20 June 2023, 16:00 – 17:30 CEST, online
Recent observational advances from the South Atlantic Meridional Overturning Circulation (SAMOC) initiative
Renellys Perez (NOAA, USA)
Renellys Perez is an oceanographer at NOAA's Atlantic Oceanographic and Meteorological Laboratory (AOML), and is the Deputy Director of the Physical Oceanography Division. Her research is focused on tropical Atlantic variability and the processes that influence sea surface temperature and ocean current variability in the Atlantic, and characterizing the variability of the boundary currents and the overturning circulation in the South Atlantic and their influence on weather, climate, and sea level. She is the lead investigator of the Southwest Atlantic Meridional overturning circulation (SAM) and the Tropical Atlantic Current Observations Study (TACOS), and is the co-lead investigator of the PIRATA Northeast Extension (PNE) project. Through her collaborations with NOAA and national and international scientists, she understands the importance of developing an all-Atlantic observing strategy to tackle important problems like the Atlantic overturning circulation. She has participated in various national and international panels including the US CLIVAR Phenomena, Observations, and Synthesis panel (member 2014-2015, co-chair 2015-2017), US AMOC Task Team 1 (vice-chair 2014, chair 2015), SAMOC Executive Committee (member 2020-present), AtlantOS Steering Committee (2021-present), and the PIRATA Scientific Steering Group (2022-present). She received a Ph.D. in oceanography from Oregon State University in 2006, and was a National Research Council research associate from 2006-2008. She is passionate about building a more diverse and inclusive science community through mentorship and outreach.
The South Atlantic is a key gateway for water mass and property exchanges between the Atlantic and other basins, and is thus a crucial place to measure changes in the Atlantic Meridional Overturning Circulation (AMOC). The international South Atlantic Meridional Overturning Circulation (SAMOC) initiative has made numerous advances in observing the variability of heat, fresh-water, and volume (mass) transports by the AMOC in the South Atlantic, as well as studying their connection to interocean exchanges, over the past fifteen years. Moored arrays established in the tropical and subtropical South Atlantic have been transformative for AMOC science, providing continuous daily observations of AMOC, as well as interior and abyssal transport pathways. Recent hydrographic sections provide exciting results about the interplay between eddies and volume, heat, and fresh-water transports by AMOC. Multi-decadal satellite-based products and blended satellite-in situ products provide new information about the connectivity between AMOC variations in the South and North Atlantic, and provide opportunities for cross-validation of mooring-based AMOC observations. SAMOC observations are being used to validate and inform improvements to state-of-the-art numerical models, so that models can improve and provide better insights on the dynamical mechanisms driving AMOC variations in the South Atlantic. As SAMOC data records become longer and new observations coming online, we anticipate that their use by the community will increase spurring new research advancements. During this presentation, we will summarize key findings from ongoing SAMOC observing efforts, and describe expansions to the SAMOC observing system, and discuss some ways in which the observing system might evolve in the future.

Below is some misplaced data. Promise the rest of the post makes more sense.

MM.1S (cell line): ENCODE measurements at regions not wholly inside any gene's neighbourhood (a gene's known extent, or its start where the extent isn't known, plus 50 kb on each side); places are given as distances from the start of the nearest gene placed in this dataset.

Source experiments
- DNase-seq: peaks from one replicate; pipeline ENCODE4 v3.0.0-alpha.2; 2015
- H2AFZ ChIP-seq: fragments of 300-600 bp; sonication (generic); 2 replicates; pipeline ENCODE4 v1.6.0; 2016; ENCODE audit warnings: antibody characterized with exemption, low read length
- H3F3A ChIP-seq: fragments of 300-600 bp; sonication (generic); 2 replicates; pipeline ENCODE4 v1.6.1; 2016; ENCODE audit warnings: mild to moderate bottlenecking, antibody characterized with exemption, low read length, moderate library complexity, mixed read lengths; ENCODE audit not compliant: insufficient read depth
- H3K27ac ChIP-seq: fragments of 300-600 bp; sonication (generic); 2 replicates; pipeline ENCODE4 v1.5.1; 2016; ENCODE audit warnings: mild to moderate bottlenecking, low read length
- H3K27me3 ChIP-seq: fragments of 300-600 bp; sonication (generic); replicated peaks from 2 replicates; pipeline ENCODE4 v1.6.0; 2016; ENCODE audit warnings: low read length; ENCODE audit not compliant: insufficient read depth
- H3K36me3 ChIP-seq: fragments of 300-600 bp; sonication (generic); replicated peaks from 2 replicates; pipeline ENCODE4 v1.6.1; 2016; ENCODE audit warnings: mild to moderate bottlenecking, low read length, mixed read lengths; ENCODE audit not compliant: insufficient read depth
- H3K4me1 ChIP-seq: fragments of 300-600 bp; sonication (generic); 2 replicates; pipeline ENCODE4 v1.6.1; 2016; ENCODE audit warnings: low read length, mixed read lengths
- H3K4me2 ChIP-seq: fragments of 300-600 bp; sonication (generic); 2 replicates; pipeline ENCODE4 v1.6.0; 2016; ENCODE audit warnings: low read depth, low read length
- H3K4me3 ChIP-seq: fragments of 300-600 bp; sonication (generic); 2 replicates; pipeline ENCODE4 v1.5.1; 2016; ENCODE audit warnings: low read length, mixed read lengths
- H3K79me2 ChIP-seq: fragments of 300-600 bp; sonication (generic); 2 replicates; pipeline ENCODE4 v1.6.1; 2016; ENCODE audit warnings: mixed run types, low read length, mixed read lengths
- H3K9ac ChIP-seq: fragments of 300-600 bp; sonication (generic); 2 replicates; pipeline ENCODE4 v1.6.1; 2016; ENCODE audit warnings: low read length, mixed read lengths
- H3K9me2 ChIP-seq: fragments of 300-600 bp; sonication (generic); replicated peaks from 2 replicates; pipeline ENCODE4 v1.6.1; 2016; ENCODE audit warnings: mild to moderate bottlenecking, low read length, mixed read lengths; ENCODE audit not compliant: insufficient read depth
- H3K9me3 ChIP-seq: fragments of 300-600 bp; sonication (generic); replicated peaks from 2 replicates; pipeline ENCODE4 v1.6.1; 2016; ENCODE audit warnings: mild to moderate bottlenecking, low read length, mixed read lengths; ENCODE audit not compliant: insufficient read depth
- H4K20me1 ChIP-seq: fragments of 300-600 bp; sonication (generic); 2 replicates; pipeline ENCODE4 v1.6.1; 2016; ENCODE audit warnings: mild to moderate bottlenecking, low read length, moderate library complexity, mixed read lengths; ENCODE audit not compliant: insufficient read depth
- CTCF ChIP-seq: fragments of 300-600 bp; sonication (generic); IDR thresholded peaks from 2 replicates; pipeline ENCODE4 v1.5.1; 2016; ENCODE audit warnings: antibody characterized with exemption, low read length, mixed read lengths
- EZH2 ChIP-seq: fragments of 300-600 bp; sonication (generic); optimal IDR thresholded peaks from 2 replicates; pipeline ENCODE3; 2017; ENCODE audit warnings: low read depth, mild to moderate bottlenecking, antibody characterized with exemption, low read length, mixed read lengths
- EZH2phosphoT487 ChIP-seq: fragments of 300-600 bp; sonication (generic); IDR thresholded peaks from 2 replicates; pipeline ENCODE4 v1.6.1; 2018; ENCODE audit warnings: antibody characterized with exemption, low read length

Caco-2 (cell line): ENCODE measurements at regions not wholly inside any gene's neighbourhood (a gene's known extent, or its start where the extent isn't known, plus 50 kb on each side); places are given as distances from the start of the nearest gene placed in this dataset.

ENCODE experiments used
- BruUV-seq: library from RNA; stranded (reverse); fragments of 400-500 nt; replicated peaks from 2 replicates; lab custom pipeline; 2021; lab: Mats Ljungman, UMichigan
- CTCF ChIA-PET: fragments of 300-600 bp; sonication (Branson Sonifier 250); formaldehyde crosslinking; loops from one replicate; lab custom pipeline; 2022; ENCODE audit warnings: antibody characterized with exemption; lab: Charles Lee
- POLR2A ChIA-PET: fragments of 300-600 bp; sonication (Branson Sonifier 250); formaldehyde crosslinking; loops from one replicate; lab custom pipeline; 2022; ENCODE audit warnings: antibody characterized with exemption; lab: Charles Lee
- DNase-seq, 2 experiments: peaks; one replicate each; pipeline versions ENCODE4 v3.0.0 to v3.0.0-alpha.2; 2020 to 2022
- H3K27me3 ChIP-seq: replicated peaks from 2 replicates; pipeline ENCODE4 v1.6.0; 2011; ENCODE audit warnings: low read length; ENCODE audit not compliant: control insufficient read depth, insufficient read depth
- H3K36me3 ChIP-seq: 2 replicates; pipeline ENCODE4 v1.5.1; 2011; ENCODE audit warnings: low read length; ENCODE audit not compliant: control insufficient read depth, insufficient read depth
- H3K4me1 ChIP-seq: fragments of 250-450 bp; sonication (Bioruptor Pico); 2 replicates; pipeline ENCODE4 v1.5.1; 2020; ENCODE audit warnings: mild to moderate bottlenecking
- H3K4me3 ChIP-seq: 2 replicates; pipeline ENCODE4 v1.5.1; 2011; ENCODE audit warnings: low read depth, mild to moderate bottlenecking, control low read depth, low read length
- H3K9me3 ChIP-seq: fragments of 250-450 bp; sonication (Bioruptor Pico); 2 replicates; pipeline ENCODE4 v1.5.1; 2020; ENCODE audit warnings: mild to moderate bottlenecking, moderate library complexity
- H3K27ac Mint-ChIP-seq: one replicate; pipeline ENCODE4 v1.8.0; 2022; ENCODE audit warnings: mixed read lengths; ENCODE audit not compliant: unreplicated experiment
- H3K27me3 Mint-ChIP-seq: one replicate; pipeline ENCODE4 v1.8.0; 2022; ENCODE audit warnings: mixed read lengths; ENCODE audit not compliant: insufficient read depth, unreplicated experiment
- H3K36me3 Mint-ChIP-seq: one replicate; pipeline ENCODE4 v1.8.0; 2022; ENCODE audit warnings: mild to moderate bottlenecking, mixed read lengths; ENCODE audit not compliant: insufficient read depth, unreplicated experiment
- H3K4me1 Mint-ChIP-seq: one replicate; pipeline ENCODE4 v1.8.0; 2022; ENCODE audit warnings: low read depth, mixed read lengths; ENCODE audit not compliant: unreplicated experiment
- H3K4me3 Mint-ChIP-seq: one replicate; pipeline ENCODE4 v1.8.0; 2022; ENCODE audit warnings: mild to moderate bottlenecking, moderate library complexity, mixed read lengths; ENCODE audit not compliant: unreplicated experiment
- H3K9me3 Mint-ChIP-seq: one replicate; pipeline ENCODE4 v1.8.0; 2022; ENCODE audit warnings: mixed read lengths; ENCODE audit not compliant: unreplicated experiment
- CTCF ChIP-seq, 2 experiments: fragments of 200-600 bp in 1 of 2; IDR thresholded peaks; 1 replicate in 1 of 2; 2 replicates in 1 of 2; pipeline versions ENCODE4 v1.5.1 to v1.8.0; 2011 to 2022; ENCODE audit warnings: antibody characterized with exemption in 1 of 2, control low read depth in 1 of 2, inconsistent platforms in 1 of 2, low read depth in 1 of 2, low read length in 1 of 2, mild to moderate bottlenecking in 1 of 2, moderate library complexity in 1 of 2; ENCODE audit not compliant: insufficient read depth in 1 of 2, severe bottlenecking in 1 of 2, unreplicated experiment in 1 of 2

GOHSnap: Updates from the field
Jaime Palter (University of Rhode Island, USA)
Jaime Palter is an associate professor of oceanography at the University of Rhode Island. She studies ocean circulation and biogeochemistry, focusing on the transport of heat, carbon, and oxygen through the ocean and across the air-sea interface. To do this, she collects new observations with moored and autonomous platforms, including Saildrones and Seagliders, and combines them with thee vast archives of historical hydrographic and satellite data. She leads the Gases in the Horizontal and Overturning circulation of the Subpolar North Atlantic (GOHSNAP), which added oxygen and pCO2 sensors to the OSNAP moorings in the Labrador Sea.
Over the last century, the ocean has become steadily more depleted in oxygen while also absorbing about 25% of the anthropogenic carbon dioxide added to the atmosphere each year. Therefore, observing gas uptake and transport processes is essential for understanding and predicting the evolution of the ocean and climate system. While it is often assumed that a slowdown in the AMOC will lead to deoxygenation of the deep ocean and a decrease in the uptake and storage of carbon, we have never had observations sufficient to test these assumptions. In this talk, I will describe a collaborative project called Gases in the Overturning and Horizontal circulation of the Subpolar North Atlantic Program (GOHSNAP), in which we deployed oxygen sensors over the full depth of OSNAP moorings in the Labrador Current and on both sides of Cape Farewell, Greenland, and pCO2 sensors at few key locations near the ocean's surface. We are using these additions to the moored array to investigate the rates and processes governing gas exchange and separate the role of the overturning and horizontal circulation on the export of gases from the Labrador Sea. The first gas sensor data from this program was recovered in summer of 2022, so the emphasis of this talk will be on the hydrographic data that led to GOHSNAP's hypotheses, tips and tricks for collecting oxygen data on moorings, and a sneak peek of preliminary results.
AMOC Webinar Series
This webinar is part of a series of AMOC webinars leading up to the Workshop on Meeting AMOC Observation Needs in a Changing Climate.